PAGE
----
Moyes Sacked by United
It was somewhat fitting that David Moyes’ final match in charge of Manchester United – yes, he was sacked this week, if you had not heard then I apologize for not breaking the news to you more gently – was against his former club Everton, who appear to have taken a big step forward under the guidance of Roberto Martinez, while the Red Devils have gone from Champions to also-rans in the season after Sir Alex Ferguson’s retirement. As had been the case on ten other occasions this season, Moyes oversaw a Premiership defeat for his last game, as Everton kept up their challenge for fourth place with a 2-0 victory and that scoreline was kind to the visitors, who were completely outplayed. By Monday, the rumor was that David Moyes was going to be fired and that came to pass by the following morning, a strange decision to take with only four matches remaining in the season and nothing to gain from a change of manager, other than a symbolic move that they could not even wait until the summer to get rid of the Scot. The only other explanation for the timing of the move would be if they wanted to have the opportunity to assess the interim manager’s suitability in the long-term, and the man in that position is Ryan Giggs, someone who has shown himself to be comfortable filling someone else’s shoes in the past (just ask his brother…). Alongside Giggs in the dugout this weekend for the visit of Norwich will be three other alums from the class of 1992, Phil Neville, Nicky Butt and Paul Scholes, so their success as players is likely to buy them good will with the fans who doubtlessly will be relieved that a change has been made. As for Moyes, his ability as a manager has not vanished due to one poor campaign – he had several of them at Everton as well, but managed to bounce back on each occasion and eventually got them back to the top third of the table on a regular basis – and he will likely turn up at Newcastle United by the beginning of next season, unless Spurs decide to make him the next coach they sack after 18 months in charge.
Mourinho Loses At Home
Despite their 3-1 victory over West Brom on Monday evening, Manchester CIty’s title hopes were dealt a blow last weekend when Sunderland beat Chelsea 2-1 at Stamford Bridge, marking the first time that Jose Mourinho had lost a home Premier League match in his 78th such fixture. The reason that loss affected City’s hopes of finishing first is that now the Blues are five points behind Liverpool – who held off a spirited second-half performance by Norwich at Carrow Road to beat the Canaries 3-2 last Sunday – and, with Mourinho’s men playing their Champions League semi-final either side of this Sunday’s trip to Anfield, the Portuguese manager has said he might put out a weakened team in order to increase their chances of progressing to the final of the European competition. While I take anything that Mourinho says with a grain of salt (I’m not convinced that he has given up on Chelsea’s hopes on winning the Premiership yet and would not be surprised to see him put out a very strong team against Liverpool), one thing he was correct about was that referee Mike Dean had a poor performance in the Blues’ defeat by Sunderland. Samuel Eto’o had opened the scoring for the hosts in the 12th minute, only for the advantage to be wiped out six minutes later by Connor Wickham’s third goal in a week and the match remaining at 1-1 until the 82nd minute, when Fabio Borini – on loan from Liverpool – converted a penalty that was awarded for a foul on Jozy Altidore by César Azpilicueta. That was one big decision that Dean got wrong – contact was minimal at best and Altidore was already on his way down when the Chelsea defender touched him – but the other favored the Blues, as the referee and his assistants failed to spot Ramires hitting Sebastian Larsson in the face with his elbow, a foul that has seen the Brazilian midfielder retroactively punished and suspended for the rest of the Premier League season.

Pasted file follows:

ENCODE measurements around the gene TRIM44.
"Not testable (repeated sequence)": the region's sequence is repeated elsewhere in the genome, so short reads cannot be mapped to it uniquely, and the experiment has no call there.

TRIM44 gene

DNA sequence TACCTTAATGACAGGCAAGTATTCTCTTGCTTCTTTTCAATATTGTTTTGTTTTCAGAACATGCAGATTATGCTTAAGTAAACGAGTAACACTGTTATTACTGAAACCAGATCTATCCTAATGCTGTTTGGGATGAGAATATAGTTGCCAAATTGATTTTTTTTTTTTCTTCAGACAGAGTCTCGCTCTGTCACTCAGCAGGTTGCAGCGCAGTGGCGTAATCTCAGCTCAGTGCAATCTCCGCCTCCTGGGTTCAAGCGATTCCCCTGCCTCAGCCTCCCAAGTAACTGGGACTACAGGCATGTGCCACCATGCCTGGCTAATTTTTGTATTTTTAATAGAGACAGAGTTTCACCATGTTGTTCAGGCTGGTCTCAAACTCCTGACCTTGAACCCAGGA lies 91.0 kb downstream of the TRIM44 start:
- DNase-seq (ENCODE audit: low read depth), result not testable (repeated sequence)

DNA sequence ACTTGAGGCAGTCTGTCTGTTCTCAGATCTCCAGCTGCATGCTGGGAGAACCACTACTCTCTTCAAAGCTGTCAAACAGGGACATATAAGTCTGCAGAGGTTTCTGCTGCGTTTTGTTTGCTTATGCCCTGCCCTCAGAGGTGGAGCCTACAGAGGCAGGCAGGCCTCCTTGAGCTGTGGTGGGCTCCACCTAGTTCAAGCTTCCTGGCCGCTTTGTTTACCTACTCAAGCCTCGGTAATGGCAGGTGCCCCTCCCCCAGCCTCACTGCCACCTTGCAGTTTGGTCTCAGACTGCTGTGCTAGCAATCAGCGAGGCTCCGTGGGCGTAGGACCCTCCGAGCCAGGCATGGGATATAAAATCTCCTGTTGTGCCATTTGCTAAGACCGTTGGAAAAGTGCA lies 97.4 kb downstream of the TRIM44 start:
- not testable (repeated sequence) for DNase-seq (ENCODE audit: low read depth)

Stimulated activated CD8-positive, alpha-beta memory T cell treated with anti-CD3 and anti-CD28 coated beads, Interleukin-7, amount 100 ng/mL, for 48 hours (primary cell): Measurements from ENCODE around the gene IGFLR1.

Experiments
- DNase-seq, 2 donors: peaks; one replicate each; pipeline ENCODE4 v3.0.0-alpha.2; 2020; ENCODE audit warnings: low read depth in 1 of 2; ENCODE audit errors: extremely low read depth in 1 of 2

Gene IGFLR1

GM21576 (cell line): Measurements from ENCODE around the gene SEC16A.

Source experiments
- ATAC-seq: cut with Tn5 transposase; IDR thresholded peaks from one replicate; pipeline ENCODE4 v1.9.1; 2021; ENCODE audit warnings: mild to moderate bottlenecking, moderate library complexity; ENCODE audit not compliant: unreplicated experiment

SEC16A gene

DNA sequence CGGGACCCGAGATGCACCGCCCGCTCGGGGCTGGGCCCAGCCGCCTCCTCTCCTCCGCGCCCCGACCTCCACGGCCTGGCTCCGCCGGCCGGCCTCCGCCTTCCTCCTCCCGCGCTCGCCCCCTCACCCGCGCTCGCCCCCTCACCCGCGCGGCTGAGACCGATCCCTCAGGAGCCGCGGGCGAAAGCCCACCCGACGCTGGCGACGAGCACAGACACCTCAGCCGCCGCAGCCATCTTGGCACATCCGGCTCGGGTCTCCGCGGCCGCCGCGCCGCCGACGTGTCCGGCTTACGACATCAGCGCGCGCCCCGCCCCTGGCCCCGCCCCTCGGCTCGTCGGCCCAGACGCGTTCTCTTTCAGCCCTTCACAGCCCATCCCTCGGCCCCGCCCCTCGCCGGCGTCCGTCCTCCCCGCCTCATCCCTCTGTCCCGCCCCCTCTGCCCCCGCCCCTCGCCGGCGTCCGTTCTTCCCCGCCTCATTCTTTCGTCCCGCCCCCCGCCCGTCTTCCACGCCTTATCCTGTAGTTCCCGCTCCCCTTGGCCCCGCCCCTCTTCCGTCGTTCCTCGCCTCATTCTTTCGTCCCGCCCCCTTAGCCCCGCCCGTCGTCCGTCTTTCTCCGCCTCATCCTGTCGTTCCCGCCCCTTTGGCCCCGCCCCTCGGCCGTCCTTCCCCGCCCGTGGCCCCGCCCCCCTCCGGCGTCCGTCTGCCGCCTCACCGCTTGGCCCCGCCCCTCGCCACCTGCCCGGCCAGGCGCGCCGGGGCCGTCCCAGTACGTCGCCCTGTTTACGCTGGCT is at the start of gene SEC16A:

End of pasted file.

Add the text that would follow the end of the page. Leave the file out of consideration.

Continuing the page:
In the Champions League tie against Atletico Madrid, Chelsea earned a credible 0-0 draw at the Calderon as they were able to hold the leaders of La Liga at bay, despite losing both Petr Cech and John Terry to injuries during the match. After the encounter, Atletico boss Diego Simeone complained about the negative tactics adopted by the Blues saying, “It’s very difficult to play a football match when only one team wants to play, very difficult. A match is about two teams playing. This match was only one team playing and another team not.” Oh no, wait, sorry, that was a quote from Mourinho after West Ham held Chelsea to a 0-0 draw at Stamford Bridge in January – I guess in the last three months he has decided that football matches do not necessarily have to involve two teams adopting attacking tactics. However it was achieved, the stalemate means that the 2012 European Cup winners will be the slight favorites to progress heading into the second leg at Stamford Bridge, though they must be careful as a score draw would see Atletico advance on away goals. In the other tie, Real Madrid beat the reigning champions, Bayern Munich, 1-0 (also in Madrid, which was the epicenter of European football this season) and the Germans were lucky it was not a heavier defeat as Cristiano Ronaldo uncharacteristically missed a golden opportunity to add a second shortly after Karim Benzema had opened the scoring. Bayern are very unlikely to keep Real at bay in the second leg, especially as Ronaldo’s recovery from an injury will be further advanced and Gareth Bale will be available to start after having flu-like symptoms prior to the first leg, so in order to make their third consecutive final, Munich will need to score at least three at the Allianz Arena on Tuesday. Continue reading